O-line coach expects healthy competition

Colts assistant Joe Gilbert has a lot of options up front.

The guys in front of quarterback Andrew Luck shuffled more times than ever before last season, but the Indianapolis Colts still accomplished a lot with 11 different offensive line combinations.

They reached the AFC Championship Game. And during the regular season, Luck was sacked 27 times, still too many but an improvement from him taking 32 in 2013 and 41 in 2012.

As the Colts sweat it out during offseason training activities, the questions about the O-line start with right tackle Gosder Cherilus. He won’t participate in OTAs, which raises the question about his readiness for August training camp.

Knee, shoulder and groin injuries eventually shut “Gos” down for the playoffs last season. His play was affected before that in his second season with the team.

After a season lacking in O-line continuity, the Colts don’t want to start anew with another change before they even get started. But offensive line coach Joe Gilbert as well as head coach Chuck Pagano are confident the contingency plans will work should they be needed.

“You’ve got a lot of guys,” Gilbert said recently during OTAs. “Hopefully ‘Gos’ does come back, he’s healthy and all of that. But you’ve got a guy in Jack Mewhort that played tackle for us last year, played tackle in college. Joe (Reitz) has been a really good fill-in really going into four years since I’ve been here, played every spot but center. You’ve got Todd Herremans, who’s gotten most of his starts playing guard … (but) I think he had 100-some-odd starts, and about 30 or 40 have been at tackle. So there’s an option.”

Gilbert keeps mentioning names, although the rest of the guys are more inexperienced.

“You’ve got Ulrick John, who everybody missed last year,” he said. “Ulrick’s had a great offseason and he’s doing a helluva job. He’s coming along. David Arkin, we’re kind of cross-training at several spots. Then you’ve got Denzelle Good, the kid that we brought in. He’s a monster. The kid’s 6-6, 340. He’s got 24 percent body fat. He’s doing a heckuva job and has great feet. His deal will be the learning curve, just being able to handle it.”

Anthony Castonzo returns to left tackle and he’s been the team’s best blocker for the past three seasons since the new regime arrived.

“Week-after-week, Anthony is not only in my opinion one of the more elite left tackles in the NFL, (but) if you get to know him he’s just a great person,” Gilbert said. “I really feel fortunate we’ve got a guy like that. It’s funny. I was just talking to Chuck (Pagano) and (Castonzo’s) starting to come out of his shell. Anthony is quiet. He leads by example. He has become more of a vocal guy. His work ethic would be as good an anybody’s in the NFL. The guy works his tail off, offseason, all year around. It’s good to see that he’s coming out of his shell now and starting to take that role on a little bit.”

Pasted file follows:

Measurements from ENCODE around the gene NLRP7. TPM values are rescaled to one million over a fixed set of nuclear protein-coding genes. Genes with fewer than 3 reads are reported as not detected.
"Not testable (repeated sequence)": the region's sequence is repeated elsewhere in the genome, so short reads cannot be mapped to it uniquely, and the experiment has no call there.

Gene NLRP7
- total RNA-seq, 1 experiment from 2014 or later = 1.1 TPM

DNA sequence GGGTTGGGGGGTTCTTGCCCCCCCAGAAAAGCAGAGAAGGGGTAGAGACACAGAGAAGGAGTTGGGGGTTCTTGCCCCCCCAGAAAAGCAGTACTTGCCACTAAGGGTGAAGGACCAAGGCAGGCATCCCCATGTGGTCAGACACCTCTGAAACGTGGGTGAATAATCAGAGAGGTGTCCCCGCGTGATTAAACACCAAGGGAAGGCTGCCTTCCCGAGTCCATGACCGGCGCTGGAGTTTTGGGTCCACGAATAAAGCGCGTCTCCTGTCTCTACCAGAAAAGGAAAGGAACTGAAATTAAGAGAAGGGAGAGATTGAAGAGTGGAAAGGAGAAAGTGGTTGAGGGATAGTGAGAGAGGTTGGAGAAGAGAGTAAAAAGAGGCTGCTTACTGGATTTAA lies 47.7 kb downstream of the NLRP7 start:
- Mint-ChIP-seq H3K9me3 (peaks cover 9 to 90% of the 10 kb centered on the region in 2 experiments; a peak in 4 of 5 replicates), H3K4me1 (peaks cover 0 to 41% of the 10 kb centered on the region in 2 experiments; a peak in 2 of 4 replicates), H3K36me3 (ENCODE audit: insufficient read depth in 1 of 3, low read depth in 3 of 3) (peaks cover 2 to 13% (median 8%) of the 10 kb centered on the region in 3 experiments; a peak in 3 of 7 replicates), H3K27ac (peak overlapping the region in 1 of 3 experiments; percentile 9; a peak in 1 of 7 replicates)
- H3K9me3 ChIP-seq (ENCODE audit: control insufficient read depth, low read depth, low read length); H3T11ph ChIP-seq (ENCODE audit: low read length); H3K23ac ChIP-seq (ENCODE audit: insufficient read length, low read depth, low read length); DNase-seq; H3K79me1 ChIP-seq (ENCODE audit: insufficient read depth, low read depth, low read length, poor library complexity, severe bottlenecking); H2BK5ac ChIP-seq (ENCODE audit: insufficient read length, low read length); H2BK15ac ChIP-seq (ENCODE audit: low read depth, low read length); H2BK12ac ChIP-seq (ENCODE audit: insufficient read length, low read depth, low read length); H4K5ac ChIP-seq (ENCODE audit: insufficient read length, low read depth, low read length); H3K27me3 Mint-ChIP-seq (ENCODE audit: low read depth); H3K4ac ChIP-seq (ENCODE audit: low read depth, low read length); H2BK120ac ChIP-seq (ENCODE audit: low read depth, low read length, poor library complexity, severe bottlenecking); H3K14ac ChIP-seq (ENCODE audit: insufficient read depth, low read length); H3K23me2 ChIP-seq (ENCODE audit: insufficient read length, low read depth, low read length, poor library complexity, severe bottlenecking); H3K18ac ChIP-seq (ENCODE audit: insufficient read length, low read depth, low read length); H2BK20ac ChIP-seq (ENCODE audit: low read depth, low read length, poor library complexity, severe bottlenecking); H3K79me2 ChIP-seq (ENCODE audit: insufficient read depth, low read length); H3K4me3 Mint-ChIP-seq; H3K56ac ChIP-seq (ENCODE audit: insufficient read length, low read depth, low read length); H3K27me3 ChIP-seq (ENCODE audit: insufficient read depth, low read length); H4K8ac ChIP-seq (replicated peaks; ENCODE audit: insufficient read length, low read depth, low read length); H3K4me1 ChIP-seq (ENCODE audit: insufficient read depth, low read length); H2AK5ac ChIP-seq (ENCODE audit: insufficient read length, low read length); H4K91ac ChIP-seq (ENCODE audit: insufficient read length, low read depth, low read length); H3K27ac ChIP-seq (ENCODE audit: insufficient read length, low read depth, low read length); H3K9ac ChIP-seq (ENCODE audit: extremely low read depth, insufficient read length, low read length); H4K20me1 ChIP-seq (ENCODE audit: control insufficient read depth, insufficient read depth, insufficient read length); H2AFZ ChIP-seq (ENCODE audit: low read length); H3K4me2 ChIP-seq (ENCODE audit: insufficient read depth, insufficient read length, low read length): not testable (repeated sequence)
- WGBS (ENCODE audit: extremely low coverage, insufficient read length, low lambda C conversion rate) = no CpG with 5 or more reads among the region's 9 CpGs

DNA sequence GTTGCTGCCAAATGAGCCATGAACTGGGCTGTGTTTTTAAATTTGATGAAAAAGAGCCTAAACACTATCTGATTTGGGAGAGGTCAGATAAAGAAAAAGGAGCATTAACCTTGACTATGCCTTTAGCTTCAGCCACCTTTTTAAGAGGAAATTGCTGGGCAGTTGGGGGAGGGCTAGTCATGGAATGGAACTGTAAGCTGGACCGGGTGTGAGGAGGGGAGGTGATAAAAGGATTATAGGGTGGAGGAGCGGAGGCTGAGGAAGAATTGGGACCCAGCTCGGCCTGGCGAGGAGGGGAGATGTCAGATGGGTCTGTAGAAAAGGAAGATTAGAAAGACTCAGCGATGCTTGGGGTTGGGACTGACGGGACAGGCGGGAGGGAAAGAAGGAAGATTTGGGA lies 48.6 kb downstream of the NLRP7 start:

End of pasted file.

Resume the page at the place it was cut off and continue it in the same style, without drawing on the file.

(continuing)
And that could be important this season. After Castonzo, who starts where will be determined in training camp. Some of that depends on if “Gos” is back. If Cherilus is ready at right tackle, the Colts still have to sort out both guard spots as well as center.

Mewhort, a former second-round pick, started 13 of 14 games at left guard because Donald Thomas was lost for the season to another quadriceps tear. Thomas is returning, so who starts there? Do one of those guys shift to right guard? Herremans was signed as a free agent, presumably to start at right guard. Former third-round pick Hugh Thornton will also try to prove he’s worthy after a disappointing second season that ended with an injury.

At center, the Colts have Khaled Holmes and Jonotthan Harrison. The latter started 10 games before hitting the “rookie wall” last season. That opened the door for Holmes, a former fourth-round pick, who started the last five games including three in the playoffs.

All Gilbert would say about center is, “There’s going to be great competition.”

The same assessment would seem to apply to the guard position.

“At this time of the year, you have to cross-train guys for the lack of a better word, so when those things pop up you try to go into the season and say ‘Here’s our five, here’s our rotation,’” Gilbert said. “At least you’ve taken this part of the year to say ‘OK, we’ve got options in case things happen.’”

Pagano and general manager Ryan Grigson have said for two years they wanted to create healthy competition at positions. It would appear they’ve finally succeeded along the O-line.

“One thing your’e going to find out with our guys is they’ve been working their tails off,” Gilbert said. “You can really see they know, ‘Hey, I’ve got to come out and perform every day.’ That’s just the NFL.”

Phillip B. Wilson can be found on Twitter (@pwilson24), Facebook and Google+.

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